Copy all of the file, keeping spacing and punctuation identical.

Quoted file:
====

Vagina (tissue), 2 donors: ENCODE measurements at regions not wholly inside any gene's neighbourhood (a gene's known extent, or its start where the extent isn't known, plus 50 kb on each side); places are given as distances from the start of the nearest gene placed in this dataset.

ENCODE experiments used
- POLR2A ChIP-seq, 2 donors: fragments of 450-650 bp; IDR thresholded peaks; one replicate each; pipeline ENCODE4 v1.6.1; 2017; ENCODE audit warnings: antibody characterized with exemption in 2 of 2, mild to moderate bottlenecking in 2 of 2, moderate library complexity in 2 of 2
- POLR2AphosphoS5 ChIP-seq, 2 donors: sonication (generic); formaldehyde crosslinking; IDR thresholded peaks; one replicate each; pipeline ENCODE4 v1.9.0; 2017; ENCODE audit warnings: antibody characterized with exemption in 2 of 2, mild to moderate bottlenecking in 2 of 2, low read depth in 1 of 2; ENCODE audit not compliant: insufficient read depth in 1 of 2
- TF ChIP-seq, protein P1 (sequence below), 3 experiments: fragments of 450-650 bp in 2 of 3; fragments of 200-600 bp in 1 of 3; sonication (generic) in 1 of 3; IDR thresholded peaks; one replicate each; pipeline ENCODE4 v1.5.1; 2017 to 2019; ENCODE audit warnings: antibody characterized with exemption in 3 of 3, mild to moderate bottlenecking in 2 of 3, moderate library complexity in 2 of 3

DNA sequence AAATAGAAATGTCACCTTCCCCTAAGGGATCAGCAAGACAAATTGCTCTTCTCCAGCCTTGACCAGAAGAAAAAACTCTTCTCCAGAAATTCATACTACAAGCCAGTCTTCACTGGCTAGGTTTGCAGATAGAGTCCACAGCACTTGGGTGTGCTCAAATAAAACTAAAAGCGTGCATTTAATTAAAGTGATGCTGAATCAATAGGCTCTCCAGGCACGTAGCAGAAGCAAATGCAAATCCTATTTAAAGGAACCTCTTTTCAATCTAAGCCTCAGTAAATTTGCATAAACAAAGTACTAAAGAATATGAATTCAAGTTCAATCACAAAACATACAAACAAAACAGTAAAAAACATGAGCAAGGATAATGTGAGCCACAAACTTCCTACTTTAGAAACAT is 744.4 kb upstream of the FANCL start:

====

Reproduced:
Vagina (tissue), 2 donors: ENCODE measurements at regions not wholly inside any gene's neighbourhood (a gene's known extent, or its start where the extent isn't known, plus 50 kb on each side); places are given as distances from the start of the nearest gene placed in this dataset.

ENCODE experiments used
- POLR2A ChIP-seq, 2 donors: fragments of 450-650 bp; IDR thresholded peaks; one replicate each; pipeline ENCODE4 v1.6.1; 2017; ENCODE audit warnings: antibody characterized with exemption in 2 of 2, mild to moderate bottlenecking in 2 of 2, moderate library complexity in 2 of 2
- POLR2AphosphoS5 ChIP-seq, 2 donors: sonication (generic); formaldehyde crosslinking; IDR thresholded peaks; one replicate each; pipeline ENCODE4 v1.9.0; 2017; ENCODE audit warnings: antibody characterized with exemption in 2 of 2, mild to moderate bottlenecking in 2 of 2, low read depth in 1 of 2; ENCODE audit not compliant: insufficient read depth in 1 of 2
- TF ChIP-seq, protein P1 (sequence below), 3 experiments: fragments of 450-650 bp in 2 of 3; fragments of 200-600 bp in 1 of 3; sonication (generic) in 1 of 3; IDR thresholded peaks; one replicate each; pipeline ENCODE4 v1.5.1; 2017 to 2019; ENCODE audit warnings: antibody characterized with exemption in 3 of 3, mild to moderate bottlenecking in 2 of 3, moderate library complexity in 2 of 3

DNA sequence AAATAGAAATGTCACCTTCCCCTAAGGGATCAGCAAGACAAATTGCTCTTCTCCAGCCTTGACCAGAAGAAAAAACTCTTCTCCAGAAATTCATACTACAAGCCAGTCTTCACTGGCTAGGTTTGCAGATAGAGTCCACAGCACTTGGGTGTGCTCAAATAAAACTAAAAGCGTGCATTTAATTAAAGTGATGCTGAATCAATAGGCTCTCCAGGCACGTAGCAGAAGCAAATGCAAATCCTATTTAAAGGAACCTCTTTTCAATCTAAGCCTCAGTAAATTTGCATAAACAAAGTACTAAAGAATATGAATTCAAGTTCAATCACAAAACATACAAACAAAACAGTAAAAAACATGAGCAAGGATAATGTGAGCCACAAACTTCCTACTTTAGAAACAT is 744.4 kb upstream of the FANCL start: